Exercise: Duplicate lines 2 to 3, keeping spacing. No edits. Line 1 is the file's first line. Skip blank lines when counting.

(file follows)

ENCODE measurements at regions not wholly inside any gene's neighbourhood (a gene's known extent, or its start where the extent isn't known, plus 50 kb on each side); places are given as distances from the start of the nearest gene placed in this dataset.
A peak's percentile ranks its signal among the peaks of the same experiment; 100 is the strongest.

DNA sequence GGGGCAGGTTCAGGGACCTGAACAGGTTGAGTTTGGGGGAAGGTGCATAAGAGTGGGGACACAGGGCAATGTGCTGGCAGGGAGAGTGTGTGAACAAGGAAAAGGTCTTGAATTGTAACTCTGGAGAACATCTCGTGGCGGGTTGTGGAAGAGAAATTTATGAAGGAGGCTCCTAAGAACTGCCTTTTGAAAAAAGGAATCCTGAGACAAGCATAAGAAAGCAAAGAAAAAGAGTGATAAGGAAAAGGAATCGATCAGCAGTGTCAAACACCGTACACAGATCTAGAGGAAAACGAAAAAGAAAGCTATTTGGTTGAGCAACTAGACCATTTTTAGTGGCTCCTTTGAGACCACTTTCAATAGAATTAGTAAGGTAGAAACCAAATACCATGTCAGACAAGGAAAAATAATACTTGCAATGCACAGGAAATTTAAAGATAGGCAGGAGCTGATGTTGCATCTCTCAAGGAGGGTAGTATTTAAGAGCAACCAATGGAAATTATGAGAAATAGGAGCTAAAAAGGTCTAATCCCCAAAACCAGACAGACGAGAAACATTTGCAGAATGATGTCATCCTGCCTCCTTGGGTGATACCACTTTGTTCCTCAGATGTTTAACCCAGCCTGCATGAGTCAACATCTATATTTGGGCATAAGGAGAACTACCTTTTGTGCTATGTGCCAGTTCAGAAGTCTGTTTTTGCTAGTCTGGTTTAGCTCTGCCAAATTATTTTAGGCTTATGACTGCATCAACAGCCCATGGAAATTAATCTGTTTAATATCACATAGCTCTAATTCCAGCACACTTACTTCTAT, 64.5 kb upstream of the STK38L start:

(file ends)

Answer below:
A peak's percentile ranks its signal among the peaks of the same experiment; 100 is the strongest.

DNA sequence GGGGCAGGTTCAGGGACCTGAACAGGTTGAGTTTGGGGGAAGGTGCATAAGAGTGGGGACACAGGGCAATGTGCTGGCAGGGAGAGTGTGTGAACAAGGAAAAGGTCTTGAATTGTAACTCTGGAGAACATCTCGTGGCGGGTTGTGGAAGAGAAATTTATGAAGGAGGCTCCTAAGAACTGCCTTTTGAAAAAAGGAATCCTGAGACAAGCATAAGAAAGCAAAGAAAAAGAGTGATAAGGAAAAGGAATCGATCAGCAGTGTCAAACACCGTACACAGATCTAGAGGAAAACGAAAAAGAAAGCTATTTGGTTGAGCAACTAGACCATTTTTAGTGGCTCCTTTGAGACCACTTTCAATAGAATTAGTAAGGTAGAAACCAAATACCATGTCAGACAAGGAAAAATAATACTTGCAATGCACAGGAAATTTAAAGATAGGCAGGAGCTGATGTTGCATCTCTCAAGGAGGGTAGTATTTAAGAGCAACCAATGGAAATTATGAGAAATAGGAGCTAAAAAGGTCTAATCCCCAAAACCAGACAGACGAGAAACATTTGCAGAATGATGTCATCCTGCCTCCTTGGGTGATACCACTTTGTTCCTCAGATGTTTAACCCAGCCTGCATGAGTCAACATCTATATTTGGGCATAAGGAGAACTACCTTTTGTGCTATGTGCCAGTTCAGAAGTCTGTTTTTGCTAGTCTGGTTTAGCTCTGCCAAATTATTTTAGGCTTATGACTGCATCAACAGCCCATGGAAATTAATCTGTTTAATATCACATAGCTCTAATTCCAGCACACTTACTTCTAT, 64.5 kb upstream of the STK38L start: